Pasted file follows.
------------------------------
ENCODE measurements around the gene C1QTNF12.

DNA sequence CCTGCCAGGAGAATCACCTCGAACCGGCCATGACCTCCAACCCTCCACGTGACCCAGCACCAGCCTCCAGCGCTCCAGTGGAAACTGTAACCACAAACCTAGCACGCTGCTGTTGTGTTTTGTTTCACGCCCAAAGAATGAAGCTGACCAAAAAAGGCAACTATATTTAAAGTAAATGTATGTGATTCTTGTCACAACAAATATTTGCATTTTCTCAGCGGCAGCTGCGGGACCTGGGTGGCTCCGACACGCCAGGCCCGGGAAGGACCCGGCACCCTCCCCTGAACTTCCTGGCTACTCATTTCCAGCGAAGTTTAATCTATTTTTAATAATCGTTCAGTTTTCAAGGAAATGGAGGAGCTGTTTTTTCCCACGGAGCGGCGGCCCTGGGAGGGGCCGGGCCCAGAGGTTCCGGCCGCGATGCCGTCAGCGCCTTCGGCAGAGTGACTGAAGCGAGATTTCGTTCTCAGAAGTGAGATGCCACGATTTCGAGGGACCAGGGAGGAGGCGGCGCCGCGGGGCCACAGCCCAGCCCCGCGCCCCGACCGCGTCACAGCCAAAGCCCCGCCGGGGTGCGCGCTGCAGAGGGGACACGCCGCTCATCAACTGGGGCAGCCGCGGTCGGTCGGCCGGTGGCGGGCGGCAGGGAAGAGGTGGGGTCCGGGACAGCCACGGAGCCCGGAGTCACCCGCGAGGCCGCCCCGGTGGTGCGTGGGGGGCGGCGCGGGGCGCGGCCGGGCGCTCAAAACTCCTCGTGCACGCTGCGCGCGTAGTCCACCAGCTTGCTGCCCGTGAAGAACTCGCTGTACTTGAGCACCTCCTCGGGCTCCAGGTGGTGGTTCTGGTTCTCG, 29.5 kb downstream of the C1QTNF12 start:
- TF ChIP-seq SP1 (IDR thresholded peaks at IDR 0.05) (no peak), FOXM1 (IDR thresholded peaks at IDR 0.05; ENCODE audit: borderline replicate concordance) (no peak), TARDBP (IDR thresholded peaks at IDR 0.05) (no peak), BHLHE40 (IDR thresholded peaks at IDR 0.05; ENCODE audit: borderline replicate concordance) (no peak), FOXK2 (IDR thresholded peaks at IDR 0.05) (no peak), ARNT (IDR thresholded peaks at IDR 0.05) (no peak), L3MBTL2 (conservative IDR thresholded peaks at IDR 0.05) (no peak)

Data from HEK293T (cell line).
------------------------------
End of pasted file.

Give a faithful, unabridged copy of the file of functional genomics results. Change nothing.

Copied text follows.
ENCODE measurements around the gene C1QTNF12.

DNA sequence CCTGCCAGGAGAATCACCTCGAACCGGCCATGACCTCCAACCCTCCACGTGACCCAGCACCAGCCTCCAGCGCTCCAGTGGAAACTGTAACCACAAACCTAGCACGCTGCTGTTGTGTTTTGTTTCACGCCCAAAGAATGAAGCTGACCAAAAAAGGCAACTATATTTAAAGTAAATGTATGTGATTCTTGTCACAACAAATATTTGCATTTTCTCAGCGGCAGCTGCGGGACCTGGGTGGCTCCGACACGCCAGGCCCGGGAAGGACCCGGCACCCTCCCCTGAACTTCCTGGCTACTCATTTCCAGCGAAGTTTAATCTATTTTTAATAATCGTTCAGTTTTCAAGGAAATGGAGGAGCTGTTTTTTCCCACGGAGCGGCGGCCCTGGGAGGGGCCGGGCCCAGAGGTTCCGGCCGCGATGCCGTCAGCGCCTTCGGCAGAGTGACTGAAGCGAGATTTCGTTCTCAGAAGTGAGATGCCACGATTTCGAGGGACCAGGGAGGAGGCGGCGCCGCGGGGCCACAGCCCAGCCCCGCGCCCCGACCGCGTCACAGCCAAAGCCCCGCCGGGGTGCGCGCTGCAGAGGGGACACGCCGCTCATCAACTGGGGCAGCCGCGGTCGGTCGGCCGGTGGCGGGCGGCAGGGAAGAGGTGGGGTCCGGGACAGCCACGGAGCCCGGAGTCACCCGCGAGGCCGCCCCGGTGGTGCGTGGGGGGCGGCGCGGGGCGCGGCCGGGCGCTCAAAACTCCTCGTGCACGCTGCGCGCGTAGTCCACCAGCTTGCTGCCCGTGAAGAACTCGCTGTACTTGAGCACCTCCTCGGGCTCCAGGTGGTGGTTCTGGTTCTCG, 29.5 kb downstream of the C1QTNF12 start:
- TF ChIP-seq SP1 (IDR thresholded peaks at IDR 0.05) (no peak), FOXM1 (IDR thresholded peaks at IDR 0.05; ENCODE audit: borderline replicate concordance) (no peak), TARDBP (IDR thresholded peaks at IDR 0.05) (no peak), BHLHE40 (IDR thresholded peaks at IDR 0.05; ENCODE audit: borderline replicate concordance) (no peak), FOXK2 (IDR thresholded peaks at IDR 0.05) (no peak), ARNT (IDR thresholded peaks at IDR 0.05) (no peak), L3MBTL2 (conservative IDR thresholded peaks at IDR 0.05) (no peak)

Data from HEK293T (cell line).